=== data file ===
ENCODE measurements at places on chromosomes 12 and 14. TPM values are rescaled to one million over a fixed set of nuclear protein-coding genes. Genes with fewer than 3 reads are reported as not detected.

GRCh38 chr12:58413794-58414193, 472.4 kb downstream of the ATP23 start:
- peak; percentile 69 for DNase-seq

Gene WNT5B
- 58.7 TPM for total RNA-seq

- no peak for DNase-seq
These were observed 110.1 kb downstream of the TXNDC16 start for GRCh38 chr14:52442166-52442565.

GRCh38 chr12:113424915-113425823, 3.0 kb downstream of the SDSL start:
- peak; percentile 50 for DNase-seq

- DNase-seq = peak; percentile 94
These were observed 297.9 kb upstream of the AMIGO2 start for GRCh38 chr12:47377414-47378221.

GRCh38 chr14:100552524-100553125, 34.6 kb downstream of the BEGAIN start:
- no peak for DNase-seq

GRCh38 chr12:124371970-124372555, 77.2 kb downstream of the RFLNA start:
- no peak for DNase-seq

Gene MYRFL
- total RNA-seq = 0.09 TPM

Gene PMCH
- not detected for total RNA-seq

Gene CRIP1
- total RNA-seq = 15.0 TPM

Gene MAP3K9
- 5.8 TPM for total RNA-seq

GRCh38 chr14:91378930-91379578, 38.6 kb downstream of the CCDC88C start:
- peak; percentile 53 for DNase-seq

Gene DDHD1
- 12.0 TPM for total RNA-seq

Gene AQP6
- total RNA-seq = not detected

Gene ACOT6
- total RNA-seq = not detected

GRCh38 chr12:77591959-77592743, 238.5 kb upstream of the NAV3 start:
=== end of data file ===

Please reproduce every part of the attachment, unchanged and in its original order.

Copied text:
ENCODE measurements at places on chromosomes 12 and 14. TPM values are rescaled to one million over a fixed set of nuclear protein-coding genes. Genes with fewer than 3 reads are reported as not detected.

GRCh38 chr12:58413794-58414193, 472.4 kb downstream of the ATP23 start:
- peak; percentile 69 for DNase-seq

Gene WNT5B
- 58.7 TPM for total RNA-seq

- no peak for DNase-seq
These were observed 110.1 kb downstream of the TXNDC16 start for GRCh38 chr14:52442166-52442565.

GRCh38 chr12:113424915-113425823, 3.0 kb downstream of the SDSL start:
- peak; percentile 50 for DNase-seq

- DNase-seq = peak; percentile 94
These were observed 297.9 kb upstream of the AMIGO2 start for GRCh38 chr12:47377414-47378221.

GRCh38 chr14:100552524-100553125, 34.6 kb downstream of the BEGAIN start:
- no peak for DNase-seq

GRCh38 chr12:124371970-124372555, 77.2 kb downstream of the RFLNA start:
- no peak for DNase-seq

Gene MYRFL
- total RNA-seq = 0.09 TPM

Gene PMCH
- not detected for total RNA-seq

Gene CRIP1
- total RNA-seq = 15.0 TPM

Gene MAP3K9
- 5.8 TPM for total RNA-seq

GRCh38 chr14:91378930-91379578, 38.6 kb downstream of the CCDC88C start:
- peak; percentile 53 for DNase-seq

Gene DDHD1
- 12.0 TPM for total RNA-seq

Gene AQP6
- total RNA-seq = not detected

Gene ACOT6
- total RNA-seq = not detected

GRCh38 chr12:77591959-77592743, 238.5 kb upstream of the NAV3 start: